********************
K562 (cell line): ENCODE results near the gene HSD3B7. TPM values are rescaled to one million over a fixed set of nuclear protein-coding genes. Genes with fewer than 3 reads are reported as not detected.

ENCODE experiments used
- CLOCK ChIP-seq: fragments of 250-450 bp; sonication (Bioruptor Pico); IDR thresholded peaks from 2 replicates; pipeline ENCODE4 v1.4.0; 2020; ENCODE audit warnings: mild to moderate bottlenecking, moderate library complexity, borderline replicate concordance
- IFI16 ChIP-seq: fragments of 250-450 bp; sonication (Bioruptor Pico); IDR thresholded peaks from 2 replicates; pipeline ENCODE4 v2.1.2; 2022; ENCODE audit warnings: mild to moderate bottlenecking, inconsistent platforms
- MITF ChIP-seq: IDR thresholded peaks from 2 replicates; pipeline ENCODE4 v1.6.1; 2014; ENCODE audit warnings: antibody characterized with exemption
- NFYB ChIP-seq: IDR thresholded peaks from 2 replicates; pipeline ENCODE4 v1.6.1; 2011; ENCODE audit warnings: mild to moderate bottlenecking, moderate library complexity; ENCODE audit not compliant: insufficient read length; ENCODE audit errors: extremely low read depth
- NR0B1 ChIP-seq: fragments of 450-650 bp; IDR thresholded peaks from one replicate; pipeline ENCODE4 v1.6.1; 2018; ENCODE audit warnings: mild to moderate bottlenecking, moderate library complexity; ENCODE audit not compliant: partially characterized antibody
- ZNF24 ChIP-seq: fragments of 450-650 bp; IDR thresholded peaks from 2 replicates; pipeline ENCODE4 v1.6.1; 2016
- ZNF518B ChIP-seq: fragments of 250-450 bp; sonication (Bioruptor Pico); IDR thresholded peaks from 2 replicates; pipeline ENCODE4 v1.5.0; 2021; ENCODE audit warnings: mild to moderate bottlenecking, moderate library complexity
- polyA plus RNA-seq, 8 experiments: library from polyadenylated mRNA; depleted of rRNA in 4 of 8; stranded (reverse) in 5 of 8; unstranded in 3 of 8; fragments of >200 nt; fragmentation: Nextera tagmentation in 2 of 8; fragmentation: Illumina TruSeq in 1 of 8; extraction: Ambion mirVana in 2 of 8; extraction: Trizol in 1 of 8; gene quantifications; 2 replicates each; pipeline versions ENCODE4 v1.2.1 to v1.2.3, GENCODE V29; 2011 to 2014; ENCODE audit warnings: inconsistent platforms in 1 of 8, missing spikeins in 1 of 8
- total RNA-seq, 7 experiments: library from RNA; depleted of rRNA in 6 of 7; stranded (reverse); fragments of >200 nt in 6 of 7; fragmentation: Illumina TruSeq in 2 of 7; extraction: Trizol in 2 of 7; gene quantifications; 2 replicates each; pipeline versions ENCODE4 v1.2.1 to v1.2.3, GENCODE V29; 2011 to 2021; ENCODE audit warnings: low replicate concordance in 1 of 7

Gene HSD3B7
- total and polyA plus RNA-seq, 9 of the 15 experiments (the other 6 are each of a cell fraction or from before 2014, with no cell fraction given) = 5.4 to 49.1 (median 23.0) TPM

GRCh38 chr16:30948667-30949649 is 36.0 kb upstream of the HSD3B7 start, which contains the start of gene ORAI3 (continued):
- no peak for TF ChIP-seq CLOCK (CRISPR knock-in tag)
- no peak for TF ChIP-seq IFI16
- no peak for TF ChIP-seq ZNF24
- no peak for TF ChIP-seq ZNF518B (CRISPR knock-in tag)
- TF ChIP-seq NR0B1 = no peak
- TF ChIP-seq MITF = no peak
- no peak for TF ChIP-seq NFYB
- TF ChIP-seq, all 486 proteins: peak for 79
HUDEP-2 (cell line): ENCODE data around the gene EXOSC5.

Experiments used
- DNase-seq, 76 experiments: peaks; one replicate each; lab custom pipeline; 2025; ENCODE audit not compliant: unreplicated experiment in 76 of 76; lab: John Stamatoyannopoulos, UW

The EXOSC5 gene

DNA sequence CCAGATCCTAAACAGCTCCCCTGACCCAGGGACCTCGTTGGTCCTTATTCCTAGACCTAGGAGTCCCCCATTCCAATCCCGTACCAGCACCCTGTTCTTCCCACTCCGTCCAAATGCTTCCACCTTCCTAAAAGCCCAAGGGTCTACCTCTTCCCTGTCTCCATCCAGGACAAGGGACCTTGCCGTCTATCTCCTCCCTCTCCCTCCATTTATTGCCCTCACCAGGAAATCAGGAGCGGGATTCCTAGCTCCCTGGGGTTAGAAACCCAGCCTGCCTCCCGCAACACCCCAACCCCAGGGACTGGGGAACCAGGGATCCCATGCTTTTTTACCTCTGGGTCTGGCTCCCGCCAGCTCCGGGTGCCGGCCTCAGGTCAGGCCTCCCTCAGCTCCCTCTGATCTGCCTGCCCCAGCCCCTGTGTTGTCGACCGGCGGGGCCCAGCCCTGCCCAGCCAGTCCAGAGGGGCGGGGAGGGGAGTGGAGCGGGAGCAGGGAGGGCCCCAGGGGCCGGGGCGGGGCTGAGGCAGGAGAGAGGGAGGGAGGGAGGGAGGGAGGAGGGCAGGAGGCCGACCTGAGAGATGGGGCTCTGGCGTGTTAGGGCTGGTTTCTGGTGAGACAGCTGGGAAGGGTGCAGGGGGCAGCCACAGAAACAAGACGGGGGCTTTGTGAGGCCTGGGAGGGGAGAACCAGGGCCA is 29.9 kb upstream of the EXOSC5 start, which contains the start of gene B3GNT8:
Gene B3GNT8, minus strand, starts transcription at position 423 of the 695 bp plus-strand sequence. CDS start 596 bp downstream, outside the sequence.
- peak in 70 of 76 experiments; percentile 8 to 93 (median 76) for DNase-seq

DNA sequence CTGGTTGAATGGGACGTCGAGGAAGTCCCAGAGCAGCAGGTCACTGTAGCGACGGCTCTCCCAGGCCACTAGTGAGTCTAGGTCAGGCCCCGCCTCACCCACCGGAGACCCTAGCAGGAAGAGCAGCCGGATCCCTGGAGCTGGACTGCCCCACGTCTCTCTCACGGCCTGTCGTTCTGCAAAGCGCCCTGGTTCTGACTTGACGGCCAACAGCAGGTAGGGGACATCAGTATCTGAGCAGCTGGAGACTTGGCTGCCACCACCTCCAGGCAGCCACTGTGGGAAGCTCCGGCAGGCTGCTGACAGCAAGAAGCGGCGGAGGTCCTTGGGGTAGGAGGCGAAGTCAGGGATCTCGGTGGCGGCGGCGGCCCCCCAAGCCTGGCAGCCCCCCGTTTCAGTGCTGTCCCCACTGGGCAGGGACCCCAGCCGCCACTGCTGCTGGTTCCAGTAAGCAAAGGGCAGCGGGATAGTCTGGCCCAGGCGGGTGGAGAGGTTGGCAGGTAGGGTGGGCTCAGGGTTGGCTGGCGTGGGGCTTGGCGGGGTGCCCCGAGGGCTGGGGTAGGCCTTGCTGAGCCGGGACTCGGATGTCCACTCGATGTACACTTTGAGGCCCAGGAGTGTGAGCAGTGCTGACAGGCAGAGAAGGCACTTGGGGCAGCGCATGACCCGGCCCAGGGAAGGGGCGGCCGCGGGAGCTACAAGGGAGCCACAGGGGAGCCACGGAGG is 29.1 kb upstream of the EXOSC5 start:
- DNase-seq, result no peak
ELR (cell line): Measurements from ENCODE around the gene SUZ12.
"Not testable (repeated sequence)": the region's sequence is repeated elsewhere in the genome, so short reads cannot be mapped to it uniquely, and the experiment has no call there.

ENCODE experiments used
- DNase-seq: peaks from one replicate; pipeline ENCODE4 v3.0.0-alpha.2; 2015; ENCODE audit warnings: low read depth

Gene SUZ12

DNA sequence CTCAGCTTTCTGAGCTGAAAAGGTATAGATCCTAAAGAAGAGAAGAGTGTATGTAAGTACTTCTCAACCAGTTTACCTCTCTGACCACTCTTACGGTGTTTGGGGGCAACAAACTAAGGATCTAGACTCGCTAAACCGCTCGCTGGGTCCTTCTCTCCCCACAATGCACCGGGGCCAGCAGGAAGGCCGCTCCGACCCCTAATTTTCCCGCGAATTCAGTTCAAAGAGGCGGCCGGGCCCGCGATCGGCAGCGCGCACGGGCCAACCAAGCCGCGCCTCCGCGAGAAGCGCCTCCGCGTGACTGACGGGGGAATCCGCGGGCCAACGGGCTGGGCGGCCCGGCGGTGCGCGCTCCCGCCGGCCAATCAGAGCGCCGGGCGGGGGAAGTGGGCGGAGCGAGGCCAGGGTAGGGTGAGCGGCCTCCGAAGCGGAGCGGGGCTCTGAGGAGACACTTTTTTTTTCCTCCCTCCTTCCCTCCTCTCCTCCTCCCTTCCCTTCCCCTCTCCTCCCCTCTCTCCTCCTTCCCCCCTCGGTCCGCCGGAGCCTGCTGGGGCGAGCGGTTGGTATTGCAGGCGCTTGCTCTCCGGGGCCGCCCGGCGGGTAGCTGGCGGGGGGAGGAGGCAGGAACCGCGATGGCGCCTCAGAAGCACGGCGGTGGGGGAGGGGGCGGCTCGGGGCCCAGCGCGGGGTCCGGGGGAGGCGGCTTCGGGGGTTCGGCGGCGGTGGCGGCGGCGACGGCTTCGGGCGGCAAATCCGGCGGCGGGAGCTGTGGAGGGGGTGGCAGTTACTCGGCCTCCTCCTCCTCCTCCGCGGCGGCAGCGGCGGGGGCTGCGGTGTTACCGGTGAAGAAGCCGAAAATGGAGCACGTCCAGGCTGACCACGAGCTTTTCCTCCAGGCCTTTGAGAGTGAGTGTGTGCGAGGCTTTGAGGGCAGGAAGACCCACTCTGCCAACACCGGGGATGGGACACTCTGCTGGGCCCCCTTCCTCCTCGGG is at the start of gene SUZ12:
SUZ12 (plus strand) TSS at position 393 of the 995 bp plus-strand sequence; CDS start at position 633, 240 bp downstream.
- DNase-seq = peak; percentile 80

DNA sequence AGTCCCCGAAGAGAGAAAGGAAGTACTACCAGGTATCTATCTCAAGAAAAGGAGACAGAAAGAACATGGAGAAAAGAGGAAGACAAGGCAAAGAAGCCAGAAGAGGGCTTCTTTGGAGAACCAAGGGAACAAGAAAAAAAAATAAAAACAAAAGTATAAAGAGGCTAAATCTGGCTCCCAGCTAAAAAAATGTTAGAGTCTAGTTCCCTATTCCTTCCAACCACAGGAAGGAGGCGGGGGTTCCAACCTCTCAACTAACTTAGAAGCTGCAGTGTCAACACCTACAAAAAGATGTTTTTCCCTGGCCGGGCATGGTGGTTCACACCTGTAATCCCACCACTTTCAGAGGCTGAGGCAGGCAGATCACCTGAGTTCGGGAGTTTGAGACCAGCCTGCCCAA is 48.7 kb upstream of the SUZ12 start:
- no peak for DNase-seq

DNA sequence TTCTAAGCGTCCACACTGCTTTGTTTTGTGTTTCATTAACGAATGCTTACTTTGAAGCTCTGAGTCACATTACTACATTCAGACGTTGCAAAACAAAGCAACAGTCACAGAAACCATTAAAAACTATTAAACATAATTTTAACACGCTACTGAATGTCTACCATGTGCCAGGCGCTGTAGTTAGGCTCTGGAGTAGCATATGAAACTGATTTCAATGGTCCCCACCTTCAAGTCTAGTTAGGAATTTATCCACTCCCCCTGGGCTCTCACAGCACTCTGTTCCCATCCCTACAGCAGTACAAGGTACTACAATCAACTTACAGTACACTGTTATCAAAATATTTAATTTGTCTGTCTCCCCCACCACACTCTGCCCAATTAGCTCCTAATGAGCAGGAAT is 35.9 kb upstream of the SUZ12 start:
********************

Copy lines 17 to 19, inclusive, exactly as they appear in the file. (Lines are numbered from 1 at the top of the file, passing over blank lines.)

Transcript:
- no peak for TF ChIP-seq ZNF24
- no peak for TF ChIP-seq ZNF518B (CRISPR knock-in tag)
- TF ChIP-seq NR0B1 = no peak